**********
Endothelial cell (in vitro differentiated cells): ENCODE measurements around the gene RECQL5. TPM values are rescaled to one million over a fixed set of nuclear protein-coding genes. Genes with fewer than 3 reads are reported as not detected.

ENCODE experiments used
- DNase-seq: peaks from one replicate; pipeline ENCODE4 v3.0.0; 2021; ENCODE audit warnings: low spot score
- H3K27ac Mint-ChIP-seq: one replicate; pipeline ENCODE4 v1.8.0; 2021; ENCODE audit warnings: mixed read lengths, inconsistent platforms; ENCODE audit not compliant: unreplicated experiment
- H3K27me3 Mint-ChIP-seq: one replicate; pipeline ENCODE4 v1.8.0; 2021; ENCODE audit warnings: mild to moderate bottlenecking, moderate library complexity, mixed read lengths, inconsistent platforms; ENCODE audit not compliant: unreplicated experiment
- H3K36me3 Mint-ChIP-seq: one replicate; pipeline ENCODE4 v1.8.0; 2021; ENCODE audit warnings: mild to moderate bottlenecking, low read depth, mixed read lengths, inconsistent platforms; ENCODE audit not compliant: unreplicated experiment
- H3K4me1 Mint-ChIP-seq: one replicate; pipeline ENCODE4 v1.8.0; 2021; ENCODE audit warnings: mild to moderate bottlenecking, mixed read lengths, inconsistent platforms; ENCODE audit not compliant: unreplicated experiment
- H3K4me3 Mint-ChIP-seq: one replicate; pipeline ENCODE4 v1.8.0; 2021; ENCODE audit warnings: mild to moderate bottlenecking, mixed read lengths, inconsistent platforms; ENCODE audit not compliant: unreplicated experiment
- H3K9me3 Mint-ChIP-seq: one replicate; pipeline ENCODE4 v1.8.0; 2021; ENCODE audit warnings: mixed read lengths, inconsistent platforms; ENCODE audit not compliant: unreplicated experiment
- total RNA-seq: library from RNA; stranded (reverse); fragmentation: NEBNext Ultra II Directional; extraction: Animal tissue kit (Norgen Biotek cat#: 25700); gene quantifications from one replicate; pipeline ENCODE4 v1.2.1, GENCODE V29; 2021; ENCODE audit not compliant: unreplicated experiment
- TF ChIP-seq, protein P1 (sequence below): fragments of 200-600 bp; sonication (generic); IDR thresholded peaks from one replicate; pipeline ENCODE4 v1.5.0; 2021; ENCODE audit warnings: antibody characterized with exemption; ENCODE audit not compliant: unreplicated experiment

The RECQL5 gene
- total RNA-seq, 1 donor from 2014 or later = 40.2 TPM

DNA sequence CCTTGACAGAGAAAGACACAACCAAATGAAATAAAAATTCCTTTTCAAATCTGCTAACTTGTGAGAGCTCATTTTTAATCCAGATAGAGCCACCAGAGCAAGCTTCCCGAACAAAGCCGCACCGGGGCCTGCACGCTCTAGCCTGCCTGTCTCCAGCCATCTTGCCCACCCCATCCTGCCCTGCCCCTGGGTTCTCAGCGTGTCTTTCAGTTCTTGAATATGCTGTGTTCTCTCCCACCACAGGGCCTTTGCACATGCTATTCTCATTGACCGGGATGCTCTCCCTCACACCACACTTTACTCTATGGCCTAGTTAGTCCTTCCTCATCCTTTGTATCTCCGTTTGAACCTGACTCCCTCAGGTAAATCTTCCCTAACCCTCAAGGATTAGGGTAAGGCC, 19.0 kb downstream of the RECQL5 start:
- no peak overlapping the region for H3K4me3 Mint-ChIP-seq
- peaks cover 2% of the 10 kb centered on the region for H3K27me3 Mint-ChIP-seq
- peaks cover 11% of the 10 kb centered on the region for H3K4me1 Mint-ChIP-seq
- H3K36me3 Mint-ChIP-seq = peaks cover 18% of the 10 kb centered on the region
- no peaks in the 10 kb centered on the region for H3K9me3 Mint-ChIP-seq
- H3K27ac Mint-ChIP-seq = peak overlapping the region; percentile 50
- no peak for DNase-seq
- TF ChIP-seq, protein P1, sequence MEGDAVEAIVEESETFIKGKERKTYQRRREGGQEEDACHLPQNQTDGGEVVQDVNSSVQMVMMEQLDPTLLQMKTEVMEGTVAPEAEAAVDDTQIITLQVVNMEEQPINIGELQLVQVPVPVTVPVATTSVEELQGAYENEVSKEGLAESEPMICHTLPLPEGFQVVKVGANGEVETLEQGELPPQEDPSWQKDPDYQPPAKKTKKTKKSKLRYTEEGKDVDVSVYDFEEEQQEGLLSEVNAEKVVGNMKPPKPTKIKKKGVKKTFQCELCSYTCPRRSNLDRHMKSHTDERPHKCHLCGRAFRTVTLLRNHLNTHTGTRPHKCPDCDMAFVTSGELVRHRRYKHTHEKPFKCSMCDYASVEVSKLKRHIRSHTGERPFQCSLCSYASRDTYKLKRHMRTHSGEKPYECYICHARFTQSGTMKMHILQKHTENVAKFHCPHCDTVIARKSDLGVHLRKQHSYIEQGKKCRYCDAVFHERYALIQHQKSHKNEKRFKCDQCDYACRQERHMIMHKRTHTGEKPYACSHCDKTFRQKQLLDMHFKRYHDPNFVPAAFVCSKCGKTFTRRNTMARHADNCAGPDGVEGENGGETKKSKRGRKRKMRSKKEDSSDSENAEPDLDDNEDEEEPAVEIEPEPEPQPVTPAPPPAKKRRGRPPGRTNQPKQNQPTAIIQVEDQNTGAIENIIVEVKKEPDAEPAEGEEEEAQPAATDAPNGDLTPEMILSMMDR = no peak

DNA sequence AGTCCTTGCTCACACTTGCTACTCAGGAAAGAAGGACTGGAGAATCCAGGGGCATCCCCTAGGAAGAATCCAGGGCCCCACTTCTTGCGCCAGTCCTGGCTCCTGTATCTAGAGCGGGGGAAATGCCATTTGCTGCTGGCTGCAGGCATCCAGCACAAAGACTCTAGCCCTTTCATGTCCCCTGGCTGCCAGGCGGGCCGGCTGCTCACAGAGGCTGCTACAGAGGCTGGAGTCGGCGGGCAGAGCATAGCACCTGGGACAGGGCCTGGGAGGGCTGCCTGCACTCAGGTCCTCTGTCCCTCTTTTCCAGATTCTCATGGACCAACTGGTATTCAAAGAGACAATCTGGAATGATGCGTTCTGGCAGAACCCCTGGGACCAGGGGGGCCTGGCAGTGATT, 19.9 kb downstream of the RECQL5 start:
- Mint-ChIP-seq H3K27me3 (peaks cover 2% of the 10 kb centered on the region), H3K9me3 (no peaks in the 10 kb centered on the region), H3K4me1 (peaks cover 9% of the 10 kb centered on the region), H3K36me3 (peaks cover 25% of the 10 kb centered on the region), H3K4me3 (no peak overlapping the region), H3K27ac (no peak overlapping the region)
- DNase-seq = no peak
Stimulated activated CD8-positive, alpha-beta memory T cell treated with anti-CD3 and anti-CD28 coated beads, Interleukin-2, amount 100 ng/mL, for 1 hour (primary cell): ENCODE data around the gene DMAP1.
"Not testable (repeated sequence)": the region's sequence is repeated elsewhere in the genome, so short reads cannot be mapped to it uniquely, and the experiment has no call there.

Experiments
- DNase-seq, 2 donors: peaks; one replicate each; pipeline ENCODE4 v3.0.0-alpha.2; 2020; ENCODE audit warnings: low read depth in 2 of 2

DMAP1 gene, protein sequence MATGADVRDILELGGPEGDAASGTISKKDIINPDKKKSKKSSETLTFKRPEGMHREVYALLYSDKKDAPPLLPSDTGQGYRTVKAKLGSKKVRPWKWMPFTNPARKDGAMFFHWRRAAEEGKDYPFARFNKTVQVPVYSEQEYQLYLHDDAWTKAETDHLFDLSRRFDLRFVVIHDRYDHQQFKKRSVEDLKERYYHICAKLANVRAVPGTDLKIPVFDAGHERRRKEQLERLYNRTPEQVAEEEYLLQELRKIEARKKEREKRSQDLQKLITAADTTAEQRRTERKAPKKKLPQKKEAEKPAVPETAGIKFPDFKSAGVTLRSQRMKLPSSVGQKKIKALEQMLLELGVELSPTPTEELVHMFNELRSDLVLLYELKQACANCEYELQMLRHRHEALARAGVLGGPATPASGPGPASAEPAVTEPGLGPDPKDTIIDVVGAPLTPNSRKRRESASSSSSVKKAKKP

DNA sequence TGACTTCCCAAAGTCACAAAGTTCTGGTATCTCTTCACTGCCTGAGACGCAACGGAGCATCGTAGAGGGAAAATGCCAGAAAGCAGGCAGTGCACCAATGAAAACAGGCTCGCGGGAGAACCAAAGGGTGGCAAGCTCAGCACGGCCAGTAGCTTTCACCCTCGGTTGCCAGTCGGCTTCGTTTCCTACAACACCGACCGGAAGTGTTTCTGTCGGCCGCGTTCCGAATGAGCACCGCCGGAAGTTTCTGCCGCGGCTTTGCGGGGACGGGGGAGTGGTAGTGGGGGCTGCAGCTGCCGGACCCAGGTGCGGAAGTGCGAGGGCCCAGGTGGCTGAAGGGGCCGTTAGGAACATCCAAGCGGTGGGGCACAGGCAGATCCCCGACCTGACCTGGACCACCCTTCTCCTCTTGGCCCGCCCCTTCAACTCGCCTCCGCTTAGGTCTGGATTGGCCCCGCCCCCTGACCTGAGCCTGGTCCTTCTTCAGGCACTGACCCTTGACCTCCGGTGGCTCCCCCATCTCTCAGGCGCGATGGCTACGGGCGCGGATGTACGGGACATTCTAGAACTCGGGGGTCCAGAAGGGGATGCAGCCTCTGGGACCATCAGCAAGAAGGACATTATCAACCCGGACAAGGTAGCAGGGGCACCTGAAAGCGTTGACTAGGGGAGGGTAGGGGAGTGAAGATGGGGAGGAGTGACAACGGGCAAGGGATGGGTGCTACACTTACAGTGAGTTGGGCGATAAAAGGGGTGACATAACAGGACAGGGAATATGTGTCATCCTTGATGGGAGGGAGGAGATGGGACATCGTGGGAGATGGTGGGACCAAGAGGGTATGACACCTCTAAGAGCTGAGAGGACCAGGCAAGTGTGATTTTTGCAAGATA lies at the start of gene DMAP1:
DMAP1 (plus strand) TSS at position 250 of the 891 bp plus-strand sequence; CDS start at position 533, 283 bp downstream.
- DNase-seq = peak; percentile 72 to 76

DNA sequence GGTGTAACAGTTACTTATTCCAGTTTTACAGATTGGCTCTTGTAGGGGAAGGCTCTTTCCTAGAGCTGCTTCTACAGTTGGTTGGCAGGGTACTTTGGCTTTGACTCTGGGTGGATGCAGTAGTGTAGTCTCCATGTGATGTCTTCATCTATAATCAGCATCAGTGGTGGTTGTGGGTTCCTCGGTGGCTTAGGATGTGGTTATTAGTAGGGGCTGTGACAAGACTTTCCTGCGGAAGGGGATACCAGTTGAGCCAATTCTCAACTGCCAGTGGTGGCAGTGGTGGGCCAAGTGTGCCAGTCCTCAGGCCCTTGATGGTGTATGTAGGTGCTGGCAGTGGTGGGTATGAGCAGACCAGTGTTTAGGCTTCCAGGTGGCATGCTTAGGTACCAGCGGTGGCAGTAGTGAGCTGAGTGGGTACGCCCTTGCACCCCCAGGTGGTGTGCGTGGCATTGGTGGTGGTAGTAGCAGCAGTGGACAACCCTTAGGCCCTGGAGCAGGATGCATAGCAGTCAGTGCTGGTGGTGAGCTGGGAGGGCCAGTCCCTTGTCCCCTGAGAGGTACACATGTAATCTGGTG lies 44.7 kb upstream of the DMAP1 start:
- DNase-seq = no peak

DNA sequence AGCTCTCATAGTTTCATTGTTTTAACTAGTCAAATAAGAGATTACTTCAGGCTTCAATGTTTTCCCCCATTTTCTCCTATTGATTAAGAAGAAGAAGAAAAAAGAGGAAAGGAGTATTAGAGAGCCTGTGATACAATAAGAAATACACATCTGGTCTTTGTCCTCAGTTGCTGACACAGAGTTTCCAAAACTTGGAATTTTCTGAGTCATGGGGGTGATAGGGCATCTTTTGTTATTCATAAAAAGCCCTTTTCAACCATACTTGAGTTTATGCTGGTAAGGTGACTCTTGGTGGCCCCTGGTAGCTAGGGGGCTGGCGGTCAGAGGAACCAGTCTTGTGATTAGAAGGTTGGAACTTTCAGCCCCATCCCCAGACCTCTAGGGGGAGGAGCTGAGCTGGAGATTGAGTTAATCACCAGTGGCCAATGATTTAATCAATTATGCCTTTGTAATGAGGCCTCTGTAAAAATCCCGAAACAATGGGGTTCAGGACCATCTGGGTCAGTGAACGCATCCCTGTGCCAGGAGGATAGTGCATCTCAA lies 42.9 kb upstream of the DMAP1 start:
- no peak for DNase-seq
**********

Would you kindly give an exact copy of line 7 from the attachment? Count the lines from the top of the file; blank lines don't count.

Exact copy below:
- H3K4me1 Mint-ChIP-seq: one replicate; pipeline ENCODE4 v1.8.0; 2021; ENCODE audit warnings: mild to moderate bottlenecking, mixed read lengths, inconsistent platforms; ENCODE audit not compliant: unreplicated experiment